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Proceedings Workshop on Needle Exchange and Bleach Distribution Programs Experimental Trials of Populations (Community Intervention Trials) Community intervention trials involve choosing a large number of communities, and then randomly or systematically assigning needle exchange programs to some number of the communities. No such trial has been attempted. If the number of communities were sufficiently large, random assignment of communities to needle exchange could achieve comparability with respect to the predictors of HIV. However, if a small number of communities are selected, the randomization process may not achieve such comparability. With an intervention as controversial as needle exchange, random assignment of communities may not be possible, and if it were, "contamination" of the comparison communities might be hard to prevent. Observational Studies of Individuals In these studies, the unit of study is the individual, and the sample size is the number of individuals who participated. There are three types of observational studies of individuals; cross-sectional, case-control, and cohort studies. Cross-Sectional Studies Many studies of needle exchange are essentially cross-sectional in nature. In such studies, the exposure (in this case needle exchange use) and the outcomes (e.g., HIV infection) are measured at the same point in time. Cross-sectional studies are usually less expensive than other observational studies, and can often be completed in relatively short time periods. The chief limitation of cross-sectional studies of needle exchange is the inability to determine which came first; the exposure (to needle exchange) or the outcome (for instance, HIV infection or behavior change). For example, in prevalence surveys among injection drug users entering drug treatment programs, we found that HIV prevalence was higher among those who patronized the needle exchange than among those who did not (Harris et al., n.d.). From these data alone, it is not clear whether knowledge of HIV positivity led people to use the exchange, or exchange use led to acquisition of HIV infection. Case-Control Studies In a case-control study, the investigator compares a group with a particular outcome (for example, newly acquired HIV infections) with a comparable group of controls without the outcome (those free of HIV infection), to determine whether or not the groups differ with respect to exposure to needle exchange in the past (prior to acquiring HIV infection, or, in the case of controls, prior to a concurrent time period). Case-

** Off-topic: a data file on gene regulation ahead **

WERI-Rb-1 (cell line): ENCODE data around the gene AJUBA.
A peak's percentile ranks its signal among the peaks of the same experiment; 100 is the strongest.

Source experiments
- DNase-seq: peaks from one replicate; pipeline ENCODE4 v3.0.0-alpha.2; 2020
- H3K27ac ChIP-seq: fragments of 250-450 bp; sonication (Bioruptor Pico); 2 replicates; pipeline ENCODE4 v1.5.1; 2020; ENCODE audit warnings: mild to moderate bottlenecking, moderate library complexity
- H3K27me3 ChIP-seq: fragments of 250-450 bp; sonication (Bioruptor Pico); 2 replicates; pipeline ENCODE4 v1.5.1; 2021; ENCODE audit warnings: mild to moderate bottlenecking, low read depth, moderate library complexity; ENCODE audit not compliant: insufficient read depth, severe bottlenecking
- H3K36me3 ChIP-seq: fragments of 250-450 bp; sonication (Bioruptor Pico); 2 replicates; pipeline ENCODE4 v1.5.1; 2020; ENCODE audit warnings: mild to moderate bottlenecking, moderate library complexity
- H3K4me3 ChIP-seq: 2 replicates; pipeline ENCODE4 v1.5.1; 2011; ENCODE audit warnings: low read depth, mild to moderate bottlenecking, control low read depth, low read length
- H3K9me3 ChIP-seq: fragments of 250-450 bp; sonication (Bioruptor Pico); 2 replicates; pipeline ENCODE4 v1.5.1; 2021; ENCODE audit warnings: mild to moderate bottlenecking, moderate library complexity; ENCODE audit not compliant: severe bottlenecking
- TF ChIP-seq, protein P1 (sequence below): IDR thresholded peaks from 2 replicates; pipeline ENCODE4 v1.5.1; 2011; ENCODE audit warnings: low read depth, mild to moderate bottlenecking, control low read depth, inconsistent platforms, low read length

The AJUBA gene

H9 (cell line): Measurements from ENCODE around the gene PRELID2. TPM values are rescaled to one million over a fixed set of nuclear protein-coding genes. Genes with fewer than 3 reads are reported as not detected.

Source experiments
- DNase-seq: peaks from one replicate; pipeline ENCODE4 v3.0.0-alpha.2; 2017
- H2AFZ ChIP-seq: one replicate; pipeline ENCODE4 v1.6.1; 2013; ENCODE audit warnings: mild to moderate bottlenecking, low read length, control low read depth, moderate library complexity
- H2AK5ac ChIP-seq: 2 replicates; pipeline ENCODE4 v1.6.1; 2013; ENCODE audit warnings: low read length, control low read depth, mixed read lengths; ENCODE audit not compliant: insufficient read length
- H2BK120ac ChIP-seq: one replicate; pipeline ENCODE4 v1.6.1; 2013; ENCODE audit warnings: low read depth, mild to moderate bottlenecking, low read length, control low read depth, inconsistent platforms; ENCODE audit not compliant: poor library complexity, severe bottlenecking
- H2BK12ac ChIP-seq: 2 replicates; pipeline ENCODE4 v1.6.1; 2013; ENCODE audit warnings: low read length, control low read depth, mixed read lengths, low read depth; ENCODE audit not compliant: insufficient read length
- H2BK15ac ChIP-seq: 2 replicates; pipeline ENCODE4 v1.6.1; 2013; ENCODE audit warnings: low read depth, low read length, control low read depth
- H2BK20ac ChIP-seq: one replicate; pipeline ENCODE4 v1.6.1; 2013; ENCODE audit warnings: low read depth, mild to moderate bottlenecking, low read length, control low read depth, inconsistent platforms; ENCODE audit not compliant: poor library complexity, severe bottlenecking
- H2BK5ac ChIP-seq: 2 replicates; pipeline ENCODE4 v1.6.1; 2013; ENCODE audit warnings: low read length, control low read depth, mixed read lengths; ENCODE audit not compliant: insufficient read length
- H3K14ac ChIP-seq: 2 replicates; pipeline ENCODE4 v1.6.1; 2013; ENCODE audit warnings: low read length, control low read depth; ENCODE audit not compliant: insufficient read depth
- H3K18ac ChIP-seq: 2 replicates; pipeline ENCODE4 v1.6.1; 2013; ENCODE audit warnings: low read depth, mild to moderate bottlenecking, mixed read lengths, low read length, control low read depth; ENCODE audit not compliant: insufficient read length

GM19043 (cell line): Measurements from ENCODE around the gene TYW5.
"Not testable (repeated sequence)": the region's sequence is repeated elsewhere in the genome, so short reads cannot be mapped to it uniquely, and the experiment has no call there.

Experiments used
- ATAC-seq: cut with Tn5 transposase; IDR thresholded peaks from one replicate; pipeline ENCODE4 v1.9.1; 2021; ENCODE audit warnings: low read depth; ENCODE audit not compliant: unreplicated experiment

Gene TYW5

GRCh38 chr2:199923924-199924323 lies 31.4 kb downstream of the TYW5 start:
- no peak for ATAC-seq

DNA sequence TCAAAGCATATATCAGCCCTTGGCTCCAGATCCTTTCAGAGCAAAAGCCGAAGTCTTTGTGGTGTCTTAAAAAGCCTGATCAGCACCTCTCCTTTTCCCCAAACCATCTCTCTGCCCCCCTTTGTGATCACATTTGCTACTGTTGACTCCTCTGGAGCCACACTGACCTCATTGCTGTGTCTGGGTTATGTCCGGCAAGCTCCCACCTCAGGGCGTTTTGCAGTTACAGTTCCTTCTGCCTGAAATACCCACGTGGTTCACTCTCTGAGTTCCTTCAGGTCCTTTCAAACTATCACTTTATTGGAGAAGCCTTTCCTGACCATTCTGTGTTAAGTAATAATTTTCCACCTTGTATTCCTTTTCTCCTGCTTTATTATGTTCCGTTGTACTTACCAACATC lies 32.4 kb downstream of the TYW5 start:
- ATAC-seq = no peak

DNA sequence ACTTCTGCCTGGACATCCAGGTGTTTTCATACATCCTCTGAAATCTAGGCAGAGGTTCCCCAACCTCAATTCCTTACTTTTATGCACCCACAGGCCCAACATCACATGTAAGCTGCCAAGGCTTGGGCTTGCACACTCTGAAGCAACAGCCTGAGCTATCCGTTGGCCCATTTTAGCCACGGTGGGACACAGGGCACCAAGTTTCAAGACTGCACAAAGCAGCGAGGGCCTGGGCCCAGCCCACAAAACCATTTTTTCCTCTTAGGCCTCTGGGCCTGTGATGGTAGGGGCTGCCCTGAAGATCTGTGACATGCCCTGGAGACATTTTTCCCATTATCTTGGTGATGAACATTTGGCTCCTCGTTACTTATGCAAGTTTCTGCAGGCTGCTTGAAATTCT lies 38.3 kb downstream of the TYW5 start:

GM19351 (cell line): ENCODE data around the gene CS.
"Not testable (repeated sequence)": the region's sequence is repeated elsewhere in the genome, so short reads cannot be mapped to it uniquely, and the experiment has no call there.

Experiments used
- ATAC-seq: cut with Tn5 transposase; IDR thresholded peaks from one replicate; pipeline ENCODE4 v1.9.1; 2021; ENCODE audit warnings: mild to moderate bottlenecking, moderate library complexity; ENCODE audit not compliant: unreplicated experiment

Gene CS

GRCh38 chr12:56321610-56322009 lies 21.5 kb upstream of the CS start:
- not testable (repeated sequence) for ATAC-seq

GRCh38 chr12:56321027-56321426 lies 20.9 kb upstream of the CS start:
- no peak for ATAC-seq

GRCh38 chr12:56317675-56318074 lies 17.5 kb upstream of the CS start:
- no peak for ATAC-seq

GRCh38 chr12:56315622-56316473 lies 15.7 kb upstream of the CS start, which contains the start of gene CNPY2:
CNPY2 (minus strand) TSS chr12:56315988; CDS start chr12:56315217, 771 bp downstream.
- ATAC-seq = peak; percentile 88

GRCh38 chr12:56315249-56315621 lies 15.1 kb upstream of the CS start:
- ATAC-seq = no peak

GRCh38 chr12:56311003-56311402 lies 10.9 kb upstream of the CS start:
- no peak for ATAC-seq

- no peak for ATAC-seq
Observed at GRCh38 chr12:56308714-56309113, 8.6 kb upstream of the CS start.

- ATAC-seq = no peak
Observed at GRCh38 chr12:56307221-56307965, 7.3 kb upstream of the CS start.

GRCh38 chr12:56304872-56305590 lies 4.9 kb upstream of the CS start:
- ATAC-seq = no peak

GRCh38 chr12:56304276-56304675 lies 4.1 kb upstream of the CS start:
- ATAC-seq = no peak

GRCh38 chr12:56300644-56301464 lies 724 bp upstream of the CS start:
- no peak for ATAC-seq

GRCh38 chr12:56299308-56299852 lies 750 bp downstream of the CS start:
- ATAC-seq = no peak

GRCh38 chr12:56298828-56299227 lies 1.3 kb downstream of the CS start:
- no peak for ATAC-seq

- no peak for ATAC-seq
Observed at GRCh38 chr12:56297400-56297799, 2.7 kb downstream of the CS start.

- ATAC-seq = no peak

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Proceedings Workshop on Needle Exchange and Bleach Distribution Programs control studies, like cross-sectional studies, are less expensive and more quickly completed than are cohort studies. However, if the study requires asking subjects to recall past events, their inaccuracy in doing so may lead to a biased result. Also, in a case-control study it care must be taken to establish that the outcome truly followed exposure to needle exchange, and did not precede it. For example, we conducted a case-control analysis in which we interviewed 2,500 drug injectors in Seattle, systematically recruited in a variety of settings. We defined as cases those who in the 12 months before interview either increased or maintained injecting with non-sterile needles, and we defined as controls those who either decreased or continued not to do so. We then compared the proportion of cases and of controls who had used a needle exchange prior to the 12 month period for which outcomes were measured, to clearly establish a temporal sequence between exposure to the exchange and injection behavior outcomes. Cohort Studies In a cohort study, the investigator classifies individuals with respect to exposure and follows them over time to assess subsequent outcomes. Cohort studies generally afford a greater opportunity to evaluate the temporal sequence between needle exchange use and the outcomes of interest than do other observational designs. Aside from the expense and the length of time it takes to complete them, a major consideration in conducting cohort studies, particularly of cohort studies of injection drug users, is the importance of maximizing follow-up. A cohort study was conducted by Hartgers et al. (1989) in which they interviewed 72 injection drug users in Amsterdam who usually obtained their needles from an exchange, and 73 injection drug users who never or only irregularly used the exchange. A second interview was administered one year later. If those who are successfully followed in a cohort study differ from those not followed, study findings may be distorted because observed differences in outcome between the exposed and the non-exposed might be due to factors connected with follow-up instead of, or in addition to, differences in the exposures of interest. The authors of the Amsterdam cohort study note that only 49% of exchangers, and even fewer non-exchangers (34%), returned for the follow-up interview, and that those successfully followed differed in important ways from those not followed. The differences between those followed and those not followed could conceivably account for the differences in outcome that they observed between exchangers and non-exchangers. Experimental Trials of Individuals In a randomized trial of the impact of a needle-exchange program, participants would be randomly assigned to either needle exchange or to no intervention (or to a different intervention). Subjects would be followed over time, just as in a cohort study,